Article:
Pablo Picasso's 'portrait of love' leads Sotheby's upcoming exhibition

He loved her, as did she him, and together, for a while, it was perfect. Pablo Picasso met and fell hard for Marie-Thérèse Walter. The feeling was mutual, cosmic, life affirming and, for Picasso, pure inspiration. His portraits of Marie are colourful depictions of true love and how it feels to be so utterly consumed in another human being.
It is this subject that leads Sotheby’s forthcoming Impressionist and Modern Art Evening Sale in February, as one of the Spaniards emblematic depictions of love, sex and desire is up for sale, provisionally estimated to sell between £25 million and £35 million. Marie. Muse. Magic.
Femme assise près d’une fenêtre, which was executed in 1932, is reflective of the brilliance that is prevalent in all of the famous portraits of his lover. Bold colours and biomorphic body shapes come together to celebrate the sensuality of Marie, of Picasso’s unashamed intoxication with his subject and how she inspired him to paint what he felt.
These works are often described as being the “emblem of love, sex and desire” in the twentieth century, good or bad. After all, when the great modernist embarked on his affair, he was still married. For further controversy, Picasso was 45 when he met Marie. She was 17.
Even then, these paintings are tinged with deceit, of the idea that while true love feels right in the moment – there can be no one else in my life – suddenly, in the most unexpected of circumstances, in walks someone else who takes your breath away.
Kept in the dark for a while was the artist’s first wife, the Ukrainian-Russian dancer Olga Khoklova. She only found out when Picasso’s portraits of Marie were displayed at a major retrospective of his work at the Galerie Georges Petit in Paris, the very same year that Femme assise près d’une fenêtre was produced.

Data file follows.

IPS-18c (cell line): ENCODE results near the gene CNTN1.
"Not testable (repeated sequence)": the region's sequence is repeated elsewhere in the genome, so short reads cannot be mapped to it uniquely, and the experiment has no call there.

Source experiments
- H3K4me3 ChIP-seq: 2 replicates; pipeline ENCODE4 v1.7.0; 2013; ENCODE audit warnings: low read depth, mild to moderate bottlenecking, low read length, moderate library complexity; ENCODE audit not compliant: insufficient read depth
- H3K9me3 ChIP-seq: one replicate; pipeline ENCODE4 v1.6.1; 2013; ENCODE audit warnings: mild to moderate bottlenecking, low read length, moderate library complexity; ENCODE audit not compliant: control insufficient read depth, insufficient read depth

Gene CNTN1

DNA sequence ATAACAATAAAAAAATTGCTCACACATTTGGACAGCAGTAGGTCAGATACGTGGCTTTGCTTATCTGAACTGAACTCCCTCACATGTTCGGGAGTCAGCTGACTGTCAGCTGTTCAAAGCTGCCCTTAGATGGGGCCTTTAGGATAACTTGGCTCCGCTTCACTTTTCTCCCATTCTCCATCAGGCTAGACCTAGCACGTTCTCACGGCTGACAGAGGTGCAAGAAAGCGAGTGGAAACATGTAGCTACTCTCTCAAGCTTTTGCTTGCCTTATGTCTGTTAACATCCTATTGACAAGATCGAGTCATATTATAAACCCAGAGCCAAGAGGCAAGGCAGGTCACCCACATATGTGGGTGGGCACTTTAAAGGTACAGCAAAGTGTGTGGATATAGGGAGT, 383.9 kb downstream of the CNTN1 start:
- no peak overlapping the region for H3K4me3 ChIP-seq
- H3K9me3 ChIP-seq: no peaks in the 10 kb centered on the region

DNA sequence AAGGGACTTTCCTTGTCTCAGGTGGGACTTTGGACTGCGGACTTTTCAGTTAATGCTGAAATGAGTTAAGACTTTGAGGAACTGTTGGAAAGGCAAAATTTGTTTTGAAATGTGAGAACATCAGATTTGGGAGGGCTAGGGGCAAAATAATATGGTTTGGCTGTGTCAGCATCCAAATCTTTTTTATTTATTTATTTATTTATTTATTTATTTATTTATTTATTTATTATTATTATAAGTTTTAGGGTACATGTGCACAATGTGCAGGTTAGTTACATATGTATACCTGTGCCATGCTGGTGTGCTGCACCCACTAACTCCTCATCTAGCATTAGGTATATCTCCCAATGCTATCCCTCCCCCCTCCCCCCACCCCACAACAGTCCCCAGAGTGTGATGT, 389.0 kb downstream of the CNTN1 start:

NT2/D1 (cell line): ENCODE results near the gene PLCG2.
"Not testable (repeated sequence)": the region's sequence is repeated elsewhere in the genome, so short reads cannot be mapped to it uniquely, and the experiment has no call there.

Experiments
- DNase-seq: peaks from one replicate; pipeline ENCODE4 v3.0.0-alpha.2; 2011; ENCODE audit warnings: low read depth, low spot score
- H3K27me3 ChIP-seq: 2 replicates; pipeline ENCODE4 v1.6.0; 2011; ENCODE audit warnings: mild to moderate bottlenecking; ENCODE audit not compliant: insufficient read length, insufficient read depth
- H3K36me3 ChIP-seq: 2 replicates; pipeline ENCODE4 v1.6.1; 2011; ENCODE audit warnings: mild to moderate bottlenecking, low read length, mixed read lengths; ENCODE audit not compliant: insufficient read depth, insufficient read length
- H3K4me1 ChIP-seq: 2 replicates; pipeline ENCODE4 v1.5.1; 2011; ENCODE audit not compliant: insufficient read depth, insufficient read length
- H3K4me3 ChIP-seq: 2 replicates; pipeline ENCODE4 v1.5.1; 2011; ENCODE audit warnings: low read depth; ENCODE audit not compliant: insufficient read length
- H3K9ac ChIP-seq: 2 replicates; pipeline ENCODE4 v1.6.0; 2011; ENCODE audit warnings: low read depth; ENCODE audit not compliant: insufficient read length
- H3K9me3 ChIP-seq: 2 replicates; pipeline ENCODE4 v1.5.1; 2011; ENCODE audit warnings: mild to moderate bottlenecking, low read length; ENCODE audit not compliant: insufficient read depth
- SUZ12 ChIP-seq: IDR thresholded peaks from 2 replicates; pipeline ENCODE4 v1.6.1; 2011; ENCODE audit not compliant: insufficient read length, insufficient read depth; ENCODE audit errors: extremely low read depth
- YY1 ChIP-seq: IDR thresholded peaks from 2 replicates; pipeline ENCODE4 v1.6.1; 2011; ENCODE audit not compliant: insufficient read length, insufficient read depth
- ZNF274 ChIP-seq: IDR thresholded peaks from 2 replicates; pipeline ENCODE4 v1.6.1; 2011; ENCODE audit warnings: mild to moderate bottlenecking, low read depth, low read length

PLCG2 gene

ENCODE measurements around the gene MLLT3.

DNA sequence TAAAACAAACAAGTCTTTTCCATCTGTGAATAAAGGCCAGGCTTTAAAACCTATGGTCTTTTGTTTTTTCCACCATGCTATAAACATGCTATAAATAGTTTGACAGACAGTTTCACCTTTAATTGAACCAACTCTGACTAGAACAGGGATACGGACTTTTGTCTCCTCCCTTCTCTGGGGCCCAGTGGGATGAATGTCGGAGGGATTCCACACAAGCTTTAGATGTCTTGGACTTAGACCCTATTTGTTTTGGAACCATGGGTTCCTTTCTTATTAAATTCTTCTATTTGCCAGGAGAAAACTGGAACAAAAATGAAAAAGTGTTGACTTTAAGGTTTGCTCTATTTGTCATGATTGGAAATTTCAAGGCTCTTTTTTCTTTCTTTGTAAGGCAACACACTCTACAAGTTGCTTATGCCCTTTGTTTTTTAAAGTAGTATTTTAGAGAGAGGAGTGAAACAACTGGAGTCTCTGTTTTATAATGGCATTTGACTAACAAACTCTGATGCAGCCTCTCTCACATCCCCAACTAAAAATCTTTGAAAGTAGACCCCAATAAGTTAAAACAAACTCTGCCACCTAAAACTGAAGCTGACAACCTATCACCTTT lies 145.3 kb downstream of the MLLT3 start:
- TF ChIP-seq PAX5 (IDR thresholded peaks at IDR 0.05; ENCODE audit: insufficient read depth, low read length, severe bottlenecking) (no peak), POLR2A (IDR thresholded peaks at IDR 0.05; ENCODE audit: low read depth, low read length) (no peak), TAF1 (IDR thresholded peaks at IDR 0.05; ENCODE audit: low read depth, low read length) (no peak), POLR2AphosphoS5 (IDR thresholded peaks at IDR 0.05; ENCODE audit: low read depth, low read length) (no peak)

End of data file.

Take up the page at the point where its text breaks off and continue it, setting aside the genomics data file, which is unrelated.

Olga didn’t see her face, as she had done in some of his earlier works, but that of a stranger. While many artists have numerous subjects that sit for them, subjectively and without any direct emotional attachment, it was unmistakable that the figure meant more. The paintings are incapable of containing themselves. It was as if she had read his intimate thoughts.
For her then, they symbolise betrayal. It was as if everyone else was in on the charade. These are beautiful paintings, groundbreaking in the history of art, described as being evocative of that very human and irrational feeling known as love, but for the rest of her life, Olga was reminded that perfection is a myth.
Picasso might have been one of the greatest artists of the twentieth century, a charming and conversational intellectual, but he left behind him many broken hearts. Does that taint his image? Not at all, for he lived as he believed, ultimately, in the idea of love, a foolish thing, but hard to resist. The heart cannot think; nor should it ever.
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